Stuttering in the Spotlight: Noteworthy Netflix Picks
April 20, 2021
Genna Hall, M.A., CCC-SLP
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The Oscars are coming up this Sunday, and though the ceremony will certainly look different this year, there are some incredible movies to honor. One of these movies, Ma Rainey’s Black Bottom, is nominated for five Academy Awards. These nominations include best performance by a lead actor, for the late Chadwick Boseman, as well as best performance by a lead actress, for Viola Davis. The performances of both Boseman and Davis are simply stunning and particularly moving to witness, as this was Boseman’s final film before he passed away too soon from colon cancer last August.

Based on a 1982 play of the same name, by August Wilson, Ma Rainey’s Black Bottom is notable for its exploration of the lived experience of Black musicians in the 1920s. Set during a recording session in Chicago, the stories told by the musicians paint a picture of trans-generational trauma inflicted by systemic racism in America.

A Prominent Character Who Stutters

There is certainly a lot to unpack here; however, another intriguing storyline involves Ma Rainey’s nephew, Sylvester. Ma Rainey had promised her sister that she would look out for young Sylvester, who is a person who stutters. Despite objections from her manager and band members, Ma Rainey demands that Sylvester be given the opportunity to record the introduction to her titular song. When her manager argues Sylvester can’t do the part because he stutters, Ma says, “I don’t care if he do. I promised the boy he could do the part, so he gonna do it. And that’s all there is to it. He don’t stutter all the time.”

“I don’t care if he do. I promised the boy he could do the part, so he gonna do it. And that’s all there is to it. He don’t stutter all the time.”

During his first attempt, Sylvester has a few stutters in the form of silent blocks. Ma pats him on the back and says, “That’s real good baby. You take your time. You’ll get it right.” After seven takes, Sylvester delivers the introduction fluently, a look of triumph passing across his face. The narrative here may be perceived as similar to the film The King’s Speech, in that fluency is equated with success. Popular culture often sends this problematic message, that stuttering is something that should be overcome, eliminated.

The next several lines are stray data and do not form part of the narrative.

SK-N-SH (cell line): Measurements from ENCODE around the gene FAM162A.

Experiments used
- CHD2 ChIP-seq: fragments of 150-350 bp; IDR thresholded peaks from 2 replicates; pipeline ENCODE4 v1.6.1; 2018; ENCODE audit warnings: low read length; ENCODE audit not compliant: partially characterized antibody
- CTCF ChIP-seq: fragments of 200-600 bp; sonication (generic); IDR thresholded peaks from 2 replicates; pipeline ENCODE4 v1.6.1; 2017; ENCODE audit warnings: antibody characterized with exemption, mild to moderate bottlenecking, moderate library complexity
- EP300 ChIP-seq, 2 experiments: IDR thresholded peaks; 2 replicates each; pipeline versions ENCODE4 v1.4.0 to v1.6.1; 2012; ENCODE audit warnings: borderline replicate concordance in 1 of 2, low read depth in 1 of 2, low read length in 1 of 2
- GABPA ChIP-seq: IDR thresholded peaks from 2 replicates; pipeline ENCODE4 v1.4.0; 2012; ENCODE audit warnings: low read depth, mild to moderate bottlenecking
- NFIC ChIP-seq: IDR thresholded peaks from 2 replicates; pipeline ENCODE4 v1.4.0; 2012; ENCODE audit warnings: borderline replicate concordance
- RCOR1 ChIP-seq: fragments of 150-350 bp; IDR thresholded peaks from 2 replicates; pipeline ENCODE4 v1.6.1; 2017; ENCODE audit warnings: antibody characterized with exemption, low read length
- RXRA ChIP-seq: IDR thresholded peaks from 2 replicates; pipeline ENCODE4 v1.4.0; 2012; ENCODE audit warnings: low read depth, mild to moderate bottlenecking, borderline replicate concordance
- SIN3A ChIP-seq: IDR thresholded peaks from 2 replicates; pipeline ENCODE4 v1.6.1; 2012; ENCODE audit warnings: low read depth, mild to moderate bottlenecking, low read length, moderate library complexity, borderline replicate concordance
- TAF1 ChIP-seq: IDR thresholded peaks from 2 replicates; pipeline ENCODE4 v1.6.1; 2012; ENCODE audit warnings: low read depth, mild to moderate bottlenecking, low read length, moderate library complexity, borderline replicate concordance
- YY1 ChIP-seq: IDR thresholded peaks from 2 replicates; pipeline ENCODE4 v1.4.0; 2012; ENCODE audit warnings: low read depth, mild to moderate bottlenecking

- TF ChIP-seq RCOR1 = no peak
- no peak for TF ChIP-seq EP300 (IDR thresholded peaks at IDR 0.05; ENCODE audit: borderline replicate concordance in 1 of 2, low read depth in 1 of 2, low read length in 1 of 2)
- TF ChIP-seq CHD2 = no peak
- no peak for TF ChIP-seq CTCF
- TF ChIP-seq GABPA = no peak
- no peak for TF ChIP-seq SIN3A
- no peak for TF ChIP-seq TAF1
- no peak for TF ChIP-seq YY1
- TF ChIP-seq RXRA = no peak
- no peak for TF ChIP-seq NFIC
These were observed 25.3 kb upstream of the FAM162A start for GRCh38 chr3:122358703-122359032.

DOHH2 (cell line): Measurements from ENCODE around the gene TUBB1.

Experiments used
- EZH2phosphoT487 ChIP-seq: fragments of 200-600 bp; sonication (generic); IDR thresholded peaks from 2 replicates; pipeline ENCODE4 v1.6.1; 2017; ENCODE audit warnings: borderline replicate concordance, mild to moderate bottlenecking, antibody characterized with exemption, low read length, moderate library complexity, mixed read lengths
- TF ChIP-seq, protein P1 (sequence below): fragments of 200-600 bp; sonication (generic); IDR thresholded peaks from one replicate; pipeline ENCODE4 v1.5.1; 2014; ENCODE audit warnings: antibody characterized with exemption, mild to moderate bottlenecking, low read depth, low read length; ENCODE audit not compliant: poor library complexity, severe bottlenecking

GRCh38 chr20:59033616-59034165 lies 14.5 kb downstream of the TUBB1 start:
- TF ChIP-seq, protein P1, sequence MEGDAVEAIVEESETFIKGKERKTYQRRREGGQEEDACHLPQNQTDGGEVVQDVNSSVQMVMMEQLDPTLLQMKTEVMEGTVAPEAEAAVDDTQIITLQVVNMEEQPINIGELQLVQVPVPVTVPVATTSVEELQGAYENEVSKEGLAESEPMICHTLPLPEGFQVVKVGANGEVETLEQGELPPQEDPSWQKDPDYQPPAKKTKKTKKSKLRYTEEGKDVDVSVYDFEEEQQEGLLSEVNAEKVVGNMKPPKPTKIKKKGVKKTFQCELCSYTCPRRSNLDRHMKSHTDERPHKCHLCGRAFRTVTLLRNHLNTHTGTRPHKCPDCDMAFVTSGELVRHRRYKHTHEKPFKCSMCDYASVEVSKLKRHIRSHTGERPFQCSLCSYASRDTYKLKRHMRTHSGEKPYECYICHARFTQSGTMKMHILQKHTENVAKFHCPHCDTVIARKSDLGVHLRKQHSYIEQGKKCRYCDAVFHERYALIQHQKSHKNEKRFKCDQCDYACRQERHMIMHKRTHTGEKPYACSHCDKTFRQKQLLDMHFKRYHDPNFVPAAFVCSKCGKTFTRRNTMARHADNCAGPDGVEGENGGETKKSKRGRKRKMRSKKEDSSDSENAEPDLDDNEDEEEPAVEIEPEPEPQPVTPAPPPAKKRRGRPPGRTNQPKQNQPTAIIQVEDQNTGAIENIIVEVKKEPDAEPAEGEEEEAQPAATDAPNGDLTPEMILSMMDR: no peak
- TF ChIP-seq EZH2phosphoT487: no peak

However, what’s remarkable about this scene in Ma Rainey’s Black Bottom, is Ma’s acceptance of Sylvester’s stuttering, her belief that he should be given an opportunity to speak, to have his voice recorded. Ma carves out time and space for Sylvester to speak, ignoring the objections from her producer about the cost. One can imagine that as a Black woman in the 1920s, and a performing artist, Ma has learned that she must fight for her right to speak, to be heard, to take up space. She deftly passes this lesson along to Sylvester, allowing him to feel joy in his accomplishment.

If you haven’t had a chance to watch this thought-provoking film, it is well worth your time. Interested in more Netflix content related to stuttering? Check out the popular series Bridgerton, in which one of the main characters is significantly impacted by stuttering. It’ll be hard to resist bingeing this incredibly entertaining show.

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The American Institute for Stuttering is a leading non-profit organization whose primary mission is to provide universally affordable, state-of-the-art speech therapy to people of all ages who stutter, guidance to their families, and much-needed clinical training to speech professionals wishing to gain expertise in stuttering. Offices are located in New York, NY and Atlanta, GA, and services are also available Online. Our mission extends to advancing public and scholarly understanding of this often misunderstood disorder.